After the Smyrna fire in September 1922 men between the ages of 17 and 45 were not permitted to leave Smyrna with their families but were sent into the interior of Anatolia. Source: The National Geographic Magazine, Nov 1925.

The Greek Genocide (or Ottoman Greek Genocide) refers to the systematic extermination of the native Greek (Rûm) subjects of the Ottoman Empire before, during and after World War I (1914-1923). It was instigated by two successive governments of the Ottoman Empire; the İttihad ve Terakki Cemiyeti (Committee of Union and Progress  or CUP) also known as the Young Turks and the Turkish Nationalist movement under the command of Mustafa Kemal Atatürk. It included massacres, forced deportations and death marches, summary expulsions, boycotts, rape, forced conversion to Islam, conscription into labor battalions, arbitrary executions and destruction of Christian Orthodox cultural, historical and religious monuments. It is likely that the victim toll of the Greek Genocide was somewhere in the vicinity of 1 - 1.5 million. 

The New York Times, January 13, 1915.

The first phase of the Greek Genocide commenced in 1914 in Eastern Thrace where entire Greek communities were forcibly and often violently expelled from the country or deported to the interior of Asia Minor. Other measures used to persecute Greeks in this region were the boycotting of Greek businesses, killings, heavy taxation, seizure of property and prevention from working on their lands. In the Spring and Summer of 1914, the ethnic cleansing of Greeks along the western shoreline of Asia Minor was carried out. These operations, including those in Eastern Thrace, were planned and executed by the CUP using regular and irregular forces including members of the CUP's paramilitary unit, the Special Organization (Teşkilât-ı Mahsusa).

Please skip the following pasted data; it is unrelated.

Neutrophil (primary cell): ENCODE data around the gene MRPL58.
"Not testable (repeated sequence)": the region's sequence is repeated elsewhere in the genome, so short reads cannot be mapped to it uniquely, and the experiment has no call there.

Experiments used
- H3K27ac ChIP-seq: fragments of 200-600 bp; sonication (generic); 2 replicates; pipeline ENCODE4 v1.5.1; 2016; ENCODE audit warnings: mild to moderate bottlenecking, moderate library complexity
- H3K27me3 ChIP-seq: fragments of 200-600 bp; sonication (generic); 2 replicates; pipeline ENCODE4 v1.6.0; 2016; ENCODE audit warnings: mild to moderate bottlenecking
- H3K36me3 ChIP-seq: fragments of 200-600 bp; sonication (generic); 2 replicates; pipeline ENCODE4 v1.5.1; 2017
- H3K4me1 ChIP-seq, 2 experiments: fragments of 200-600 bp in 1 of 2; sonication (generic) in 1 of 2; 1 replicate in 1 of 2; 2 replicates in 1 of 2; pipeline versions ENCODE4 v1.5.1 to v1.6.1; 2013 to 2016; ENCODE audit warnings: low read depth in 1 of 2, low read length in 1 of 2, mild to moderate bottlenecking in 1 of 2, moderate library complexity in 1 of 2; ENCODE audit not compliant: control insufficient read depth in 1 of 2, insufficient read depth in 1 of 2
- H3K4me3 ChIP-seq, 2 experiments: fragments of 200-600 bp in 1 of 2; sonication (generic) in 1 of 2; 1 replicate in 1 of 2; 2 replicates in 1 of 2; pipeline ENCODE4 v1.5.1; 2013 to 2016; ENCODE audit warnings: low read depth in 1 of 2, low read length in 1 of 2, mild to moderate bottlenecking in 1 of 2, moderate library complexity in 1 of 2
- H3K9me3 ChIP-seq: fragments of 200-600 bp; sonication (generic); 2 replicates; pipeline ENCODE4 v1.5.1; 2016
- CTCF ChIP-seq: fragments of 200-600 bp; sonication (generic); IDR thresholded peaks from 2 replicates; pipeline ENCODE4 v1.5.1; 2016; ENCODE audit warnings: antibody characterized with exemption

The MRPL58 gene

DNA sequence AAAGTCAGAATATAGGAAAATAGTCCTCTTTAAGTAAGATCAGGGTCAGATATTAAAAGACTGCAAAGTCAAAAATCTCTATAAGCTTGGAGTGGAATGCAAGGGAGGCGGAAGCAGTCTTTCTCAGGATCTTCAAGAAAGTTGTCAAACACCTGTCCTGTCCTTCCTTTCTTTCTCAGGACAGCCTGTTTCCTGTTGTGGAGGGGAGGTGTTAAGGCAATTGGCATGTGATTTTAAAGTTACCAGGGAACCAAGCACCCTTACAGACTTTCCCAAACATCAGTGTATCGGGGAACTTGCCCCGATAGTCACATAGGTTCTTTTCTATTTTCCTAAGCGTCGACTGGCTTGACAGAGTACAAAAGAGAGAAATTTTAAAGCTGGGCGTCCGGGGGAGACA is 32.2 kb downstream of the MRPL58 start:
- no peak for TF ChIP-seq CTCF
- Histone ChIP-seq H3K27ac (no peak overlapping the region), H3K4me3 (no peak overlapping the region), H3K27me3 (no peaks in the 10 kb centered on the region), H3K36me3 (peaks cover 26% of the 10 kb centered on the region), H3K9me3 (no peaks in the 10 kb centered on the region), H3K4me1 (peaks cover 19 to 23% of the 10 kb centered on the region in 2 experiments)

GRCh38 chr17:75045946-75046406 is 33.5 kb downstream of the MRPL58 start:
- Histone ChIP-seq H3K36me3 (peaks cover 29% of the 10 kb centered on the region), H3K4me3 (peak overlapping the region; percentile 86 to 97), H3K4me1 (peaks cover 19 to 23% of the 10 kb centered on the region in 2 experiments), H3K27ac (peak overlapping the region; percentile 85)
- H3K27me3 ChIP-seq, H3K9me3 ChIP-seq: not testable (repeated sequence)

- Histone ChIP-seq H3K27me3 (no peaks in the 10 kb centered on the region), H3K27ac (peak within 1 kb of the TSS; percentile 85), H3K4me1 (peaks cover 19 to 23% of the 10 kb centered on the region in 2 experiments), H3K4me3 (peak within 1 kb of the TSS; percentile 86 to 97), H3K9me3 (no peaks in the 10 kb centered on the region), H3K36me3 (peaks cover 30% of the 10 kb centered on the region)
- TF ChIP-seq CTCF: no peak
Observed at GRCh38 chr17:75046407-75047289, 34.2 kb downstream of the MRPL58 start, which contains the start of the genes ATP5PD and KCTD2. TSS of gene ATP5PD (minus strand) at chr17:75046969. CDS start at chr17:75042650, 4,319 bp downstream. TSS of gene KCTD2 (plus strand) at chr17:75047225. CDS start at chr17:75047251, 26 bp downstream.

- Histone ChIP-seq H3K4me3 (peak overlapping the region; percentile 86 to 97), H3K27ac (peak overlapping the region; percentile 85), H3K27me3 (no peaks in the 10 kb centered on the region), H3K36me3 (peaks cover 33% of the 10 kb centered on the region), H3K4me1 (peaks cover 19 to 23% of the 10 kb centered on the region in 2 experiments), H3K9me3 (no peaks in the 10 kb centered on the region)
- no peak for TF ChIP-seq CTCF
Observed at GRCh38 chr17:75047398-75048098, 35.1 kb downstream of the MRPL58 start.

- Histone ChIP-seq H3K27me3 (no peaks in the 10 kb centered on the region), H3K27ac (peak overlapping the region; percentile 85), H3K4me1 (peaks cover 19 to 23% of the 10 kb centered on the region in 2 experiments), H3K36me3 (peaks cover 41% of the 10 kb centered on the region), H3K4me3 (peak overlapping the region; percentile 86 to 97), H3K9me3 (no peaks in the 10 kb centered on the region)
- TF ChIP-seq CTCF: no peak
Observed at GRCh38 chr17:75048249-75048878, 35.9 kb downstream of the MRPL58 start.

Bendigo Independent, May 19, 1914.

Following the outbreak of the First World War, Ottoman Greek males aged between 21-45 were forcibly conscripted into labor battalions (Amele Taburları) where the majority of them perished under appalling conditions while forced to do hard labor with little food or water. Then, beginning in 1915, under the direction of German military personnel, the CUP deported many Greek communities under the pretext of military necessity. Deportees were not permitted to take anything with them and the goods in their shops were often later sold by Ottoman authorities. They were deported to the interior and to Muslim villages where they were often forced to choose between Islam or death. In most cases - before deportations took place - Ottoman gendarmes (police) and çetes (armed irregulars) seized money and valuables from Greek communities, committed massacres and burnt churches and schools. According to figures compiled by the Ecumenical Patriarchate, by 1918, 774,235 Greeks had been deported from their homes, many of them to the interior of Turkey, never to be seen again. Meanwhile, Greeks living in other parts of the Empire such as the Levant, were also targeted. Between 1915-1918, a large portion of the Christian communities living on Mount Lebanon were starved to death. The famine was caused by a food blockade orchestrated by Djemal Pasha.  

The New York Times, July 10, 1921

Following the Ottoman Empire's defeat in the First World War, prominent leaders of the CUP were issued death sentences in Ottoman Courts-Martial for their role in deportations and for atrocities committed on Greek communities during the war. But the post-war formation of the Turkish Nationalist movement under the command of Mustafa Kemal Atatürk interrupted proceedings to bring the perpetrators to justice. The period 1919-1922, often referred to as the Kemalist Phase, saw a continuation of the CUP policy of extermination. In the region of Pontus, the Kemalists burned countless Greek villages and sent men, women and children to the interior where large numbers perished. In many instances, Greek churches were burnt while Greeks were locked inside. In the region of İzmit alone, Kemalist forces burned over 30 Greek villages and massacred over 12,000 Greeks while in September 1922, at the completion of post-WW1 hostilities between the Hellenic Repubic and the Ottoman Empire, the Kemalist Nationalists marked their triumph by burning the city of Smyrna (today Izmir) to the ground and committing a large scale massacre of the city's Greek and Armenian population.

 Remembrance Days:

April 6 (Eastern Thrace region)
May 19 (Pontus region)
September 14 (Asia Minor as a whole).

View Recognitions

 
Last edited: 16 Sep 2020  

Top